boardrooms of the men who own and operate the cartels. As you might have guessed, those
millionaires in their Italian suits don’t spend a lot of time in the US, and thus have
little to fear from US Law Enforcement. In most cases, the logistics of drugs is just a
subsection of their investment portfolio. If you believe that the guys running the cartels
are the rural cowboys portrayed on TV then I have a bridge to sell you.

The US spends billions controlling the drug trade directly, and via the criminal justice
system. Modern Law Enforcement tools have GUIs that are as easy to use as the McDonald’s
point-of-sale system. You can’t beat 20 years of programmers working against you with
terabytes of data to work from. It’s statistically impossible. If you think you can beat
those odds you should probably play the lottery instead. If you really think you are smarter
than all of the talent in the industry, or that has ever been in the industry, then perhaps
you should use your intellectual super powers to cure cancer instead. Otherwise, you are
just gambling your freedom with bad odds, and little in the way of reward. That’s stupidity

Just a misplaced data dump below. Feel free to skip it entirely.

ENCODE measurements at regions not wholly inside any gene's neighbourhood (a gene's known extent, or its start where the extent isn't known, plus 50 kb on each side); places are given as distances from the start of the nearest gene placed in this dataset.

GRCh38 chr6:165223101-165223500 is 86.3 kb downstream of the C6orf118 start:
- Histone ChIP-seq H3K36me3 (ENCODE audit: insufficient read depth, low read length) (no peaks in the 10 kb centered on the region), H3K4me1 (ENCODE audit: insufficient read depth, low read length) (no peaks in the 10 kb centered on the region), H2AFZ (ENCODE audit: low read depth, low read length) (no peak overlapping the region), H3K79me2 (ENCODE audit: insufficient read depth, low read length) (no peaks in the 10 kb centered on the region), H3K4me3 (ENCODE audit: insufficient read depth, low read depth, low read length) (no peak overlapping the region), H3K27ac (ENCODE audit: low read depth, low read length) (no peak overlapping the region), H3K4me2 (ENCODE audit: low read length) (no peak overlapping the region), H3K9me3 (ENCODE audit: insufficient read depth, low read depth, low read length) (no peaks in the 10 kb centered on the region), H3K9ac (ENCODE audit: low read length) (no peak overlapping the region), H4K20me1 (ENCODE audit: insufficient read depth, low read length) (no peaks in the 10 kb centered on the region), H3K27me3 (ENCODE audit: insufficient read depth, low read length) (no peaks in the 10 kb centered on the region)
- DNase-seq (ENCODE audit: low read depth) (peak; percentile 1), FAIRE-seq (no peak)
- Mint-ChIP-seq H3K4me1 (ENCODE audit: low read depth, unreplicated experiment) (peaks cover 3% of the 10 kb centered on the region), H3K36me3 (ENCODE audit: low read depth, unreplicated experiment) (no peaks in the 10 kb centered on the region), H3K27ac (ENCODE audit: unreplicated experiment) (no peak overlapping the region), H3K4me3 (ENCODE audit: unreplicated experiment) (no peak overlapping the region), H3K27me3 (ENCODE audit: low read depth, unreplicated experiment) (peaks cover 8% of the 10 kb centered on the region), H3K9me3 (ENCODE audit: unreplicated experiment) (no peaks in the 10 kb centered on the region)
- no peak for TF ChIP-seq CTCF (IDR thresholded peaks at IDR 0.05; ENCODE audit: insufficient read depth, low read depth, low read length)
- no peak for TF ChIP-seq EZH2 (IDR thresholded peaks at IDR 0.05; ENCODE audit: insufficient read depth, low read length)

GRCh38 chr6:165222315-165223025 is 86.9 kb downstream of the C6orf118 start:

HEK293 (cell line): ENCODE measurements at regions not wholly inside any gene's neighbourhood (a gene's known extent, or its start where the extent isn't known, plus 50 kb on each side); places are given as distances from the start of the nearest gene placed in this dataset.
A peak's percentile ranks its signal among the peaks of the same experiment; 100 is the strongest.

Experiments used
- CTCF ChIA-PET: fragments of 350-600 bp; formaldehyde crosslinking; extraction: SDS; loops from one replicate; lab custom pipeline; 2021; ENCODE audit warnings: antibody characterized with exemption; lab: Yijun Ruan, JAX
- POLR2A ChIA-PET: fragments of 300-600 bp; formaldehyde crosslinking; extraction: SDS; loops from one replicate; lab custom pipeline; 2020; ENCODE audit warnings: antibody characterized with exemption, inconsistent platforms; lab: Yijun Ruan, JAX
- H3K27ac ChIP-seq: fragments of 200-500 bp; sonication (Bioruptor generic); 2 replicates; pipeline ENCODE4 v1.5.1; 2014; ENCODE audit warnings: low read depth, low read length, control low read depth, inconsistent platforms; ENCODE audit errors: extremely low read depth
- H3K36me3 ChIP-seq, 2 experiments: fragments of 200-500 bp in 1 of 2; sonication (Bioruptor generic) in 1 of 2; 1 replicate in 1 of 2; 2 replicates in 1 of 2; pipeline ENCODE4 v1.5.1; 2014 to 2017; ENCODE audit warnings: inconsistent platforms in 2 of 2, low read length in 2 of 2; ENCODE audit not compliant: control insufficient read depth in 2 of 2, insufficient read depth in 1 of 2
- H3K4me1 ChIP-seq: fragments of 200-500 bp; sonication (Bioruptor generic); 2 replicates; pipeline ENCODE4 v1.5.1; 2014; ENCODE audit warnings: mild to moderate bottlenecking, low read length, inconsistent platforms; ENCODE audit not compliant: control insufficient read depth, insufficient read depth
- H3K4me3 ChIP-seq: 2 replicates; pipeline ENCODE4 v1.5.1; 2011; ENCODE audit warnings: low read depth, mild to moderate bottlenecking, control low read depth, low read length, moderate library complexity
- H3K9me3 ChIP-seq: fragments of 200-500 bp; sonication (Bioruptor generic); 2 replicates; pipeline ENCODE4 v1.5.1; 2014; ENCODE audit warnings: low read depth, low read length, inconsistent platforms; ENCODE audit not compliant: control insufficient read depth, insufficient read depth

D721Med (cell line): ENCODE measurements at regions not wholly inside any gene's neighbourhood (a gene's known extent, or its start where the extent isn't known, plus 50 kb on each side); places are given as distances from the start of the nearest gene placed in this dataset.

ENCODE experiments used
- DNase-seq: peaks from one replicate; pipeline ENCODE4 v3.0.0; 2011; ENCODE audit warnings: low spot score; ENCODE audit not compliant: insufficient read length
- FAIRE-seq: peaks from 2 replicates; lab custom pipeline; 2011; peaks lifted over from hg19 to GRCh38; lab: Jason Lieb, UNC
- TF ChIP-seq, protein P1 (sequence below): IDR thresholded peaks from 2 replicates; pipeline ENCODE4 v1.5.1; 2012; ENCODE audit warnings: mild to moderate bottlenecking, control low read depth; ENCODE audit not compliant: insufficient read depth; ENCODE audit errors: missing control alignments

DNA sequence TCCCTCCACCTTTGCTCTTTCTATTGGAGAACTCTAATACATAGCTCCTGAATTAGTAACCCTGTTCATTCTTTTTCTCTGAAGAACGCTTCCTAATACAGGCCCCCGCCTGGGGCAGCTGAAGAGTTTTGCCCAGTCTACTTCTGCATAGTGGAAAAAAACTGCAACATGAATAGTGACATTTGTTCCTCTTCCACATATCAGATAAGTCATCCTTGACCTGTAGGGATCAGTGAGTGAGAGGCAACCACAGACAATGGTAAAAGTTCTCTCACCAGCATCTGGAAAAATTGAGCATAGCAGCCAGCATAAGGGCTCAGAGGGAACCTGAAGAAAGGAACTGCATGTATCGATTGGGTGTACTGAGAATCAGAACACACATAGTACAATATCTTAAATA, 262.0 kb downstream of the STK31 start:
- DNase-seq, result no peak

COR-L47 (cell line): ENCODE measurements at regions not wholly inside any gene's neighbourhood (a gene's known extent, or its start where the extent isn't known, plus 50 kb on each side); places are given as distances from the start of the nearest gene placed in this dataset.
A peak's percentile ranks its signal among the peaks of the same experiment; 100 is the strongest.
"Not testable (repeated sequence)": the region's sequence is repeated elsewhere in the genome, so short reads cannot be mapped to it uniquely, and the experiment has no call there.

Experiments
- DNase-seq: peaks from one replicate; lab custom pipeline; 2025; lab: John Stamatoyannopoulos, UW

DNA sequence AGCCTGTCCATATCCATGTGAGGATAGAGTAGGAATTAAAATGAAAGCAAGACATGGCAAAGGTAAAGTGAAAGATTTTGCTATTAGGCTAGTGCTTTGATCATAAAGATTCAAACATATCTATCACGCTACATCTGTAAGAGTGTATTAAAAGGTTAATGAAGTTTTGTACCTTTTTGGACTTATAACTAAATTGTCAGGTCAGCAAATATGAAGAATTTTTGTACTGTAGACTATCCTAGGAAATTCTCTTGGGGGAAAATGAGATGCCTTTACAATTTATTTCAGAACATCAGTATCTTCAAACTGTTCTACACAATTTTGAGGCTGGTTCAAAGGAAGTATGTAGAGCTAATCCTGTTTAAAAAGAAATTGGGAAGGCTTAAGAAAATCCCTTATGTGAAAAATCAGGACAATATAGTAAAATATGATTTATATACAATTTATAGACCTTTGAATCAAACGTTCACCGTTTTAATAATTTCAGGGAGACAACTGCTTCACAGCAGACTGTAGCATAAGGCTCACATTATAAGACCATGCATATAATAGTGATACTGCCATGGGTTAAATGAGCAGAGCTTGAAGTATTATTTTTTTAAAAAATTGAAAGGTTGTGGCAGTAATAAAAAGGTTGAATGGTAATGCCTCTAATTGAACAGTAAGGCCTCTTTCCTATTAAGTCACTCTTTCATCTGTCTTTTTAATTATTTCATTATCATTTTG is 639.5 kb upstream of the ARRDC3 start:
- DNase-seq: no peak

by any other name. •

The key to successful criminal activity, intelligence operations, or whatever your goal is
when working against such a well funded and overwhelming opposition, is to get off the bell
curve. Without getting too deep into statistics and Gaussian Mathematics, the only way to
“win” is to hide your activities in the dark obscurity of statistics. You are less likely
to get run over on the road less traveled, true enough, but if you have to travel a road
at all, it needs to be in a statistically neutral Gray Honda Accord going the same way as
the flow of traffic. –

To give a specific example: the FBI works just like the cybercriminals. Hackers write
crimeware to target Windows OS machines because there are simply more of them, and there
are only so many versions of Windows in service at any given time. The FBI uses a product
called Encase for their forensic recovery work, and it works great on Windows, but it
doesn’t work well on all the many custom flavors of Linux. So here it pays to be a bit
obscure, but not to appear so. For example, if you are searching a target web server with
your browser, you’d want your browser’s User-Agent (passed in HTTP) to blend in with the
most popular Windows OS in the logs of the server. Obviously using a VPN or Proxy helps,
but changing your Linux User-Agent to appear to be a Windows OS will add a layer of
security.
I could write books on the benefits of using Linux versus Windows, but the point in ‘this